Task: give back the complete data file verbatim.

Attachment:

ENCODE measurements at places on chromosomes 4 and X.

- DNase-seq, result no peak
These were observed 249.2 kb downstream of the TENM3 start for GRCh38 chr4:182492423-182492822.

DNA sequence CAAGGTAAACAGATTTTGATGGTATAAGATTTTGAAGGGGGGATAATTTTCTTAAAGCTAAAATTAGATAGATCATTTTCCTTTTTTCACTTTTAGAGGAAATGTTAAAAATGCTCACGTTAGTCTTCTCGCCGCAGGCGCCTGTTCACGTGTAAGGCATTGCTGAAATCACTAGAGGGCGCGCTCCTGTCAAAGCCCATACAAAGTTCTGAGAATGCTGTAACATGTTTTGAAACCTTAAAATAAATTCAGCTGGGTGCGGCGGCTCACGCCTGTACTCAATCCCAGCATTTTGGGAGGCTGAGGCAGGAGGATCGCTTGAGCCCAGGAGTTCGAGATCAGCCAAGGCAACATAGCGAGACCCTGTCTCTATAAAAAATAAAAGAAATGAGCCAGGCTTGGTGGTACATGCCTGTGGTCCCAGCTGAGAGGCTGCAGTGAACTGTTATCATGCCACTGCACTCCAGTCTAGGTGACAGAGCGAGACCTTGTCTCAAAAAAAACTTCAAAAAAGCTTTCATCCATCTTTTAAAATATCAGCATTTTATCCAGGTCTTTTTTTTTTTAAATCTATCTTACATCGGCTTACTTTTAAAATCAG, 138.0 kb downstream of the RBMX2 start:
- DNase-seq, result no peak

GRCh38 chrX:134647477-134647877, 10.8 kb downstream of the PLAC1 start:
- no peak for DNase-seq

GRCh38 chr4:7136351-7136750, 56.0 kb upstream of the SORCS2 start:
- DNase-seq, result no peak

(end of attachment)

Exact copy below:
ENCODE measurements at places on chromosomes 4 and X.

- DNase-seq, result no peak
These were observed 249.2 kb downstream of the TENM3 start for GRCh38 chr4:182492423-182492822.

DNA sequence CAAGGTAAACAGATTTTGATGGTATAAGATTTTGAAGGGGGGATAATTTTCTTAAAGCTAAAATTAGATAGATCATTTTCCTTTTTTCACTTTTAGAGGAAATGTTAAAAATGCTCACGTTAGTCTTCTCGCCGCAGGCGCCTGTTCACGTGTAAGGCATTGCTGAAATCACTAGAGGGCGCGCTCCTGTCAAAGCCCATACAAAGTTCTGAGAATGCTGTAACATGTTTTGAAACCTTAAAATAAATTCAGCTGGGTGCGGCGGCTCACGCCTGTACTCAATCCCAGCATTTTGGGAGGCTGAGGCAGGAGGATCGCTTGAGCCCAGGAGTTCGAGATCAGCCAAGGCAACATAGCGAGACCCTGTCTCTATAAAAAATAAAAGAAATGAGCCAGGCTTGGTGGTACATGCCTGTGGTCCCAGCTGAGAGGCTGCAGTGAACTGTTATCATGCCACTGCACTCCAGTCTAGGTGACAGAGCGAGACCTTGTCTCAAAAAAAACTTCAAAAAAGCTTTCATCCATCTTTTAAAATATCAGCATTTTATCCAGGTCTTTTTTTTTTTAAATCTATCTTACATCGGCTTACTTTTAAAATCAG, 138.0 kb downstream of the RBMX2 start:
- DNase-seq, result no peak

GRCh38 chrX:134647477-134647877, 10.8 kb downstream of the PLAC1 start:
- no peak for DNase-seq

GRCh38 chr4:7136351-7136750, 56.0 kb upstream of the SORCS2 start:
- DNase-seq, result no peak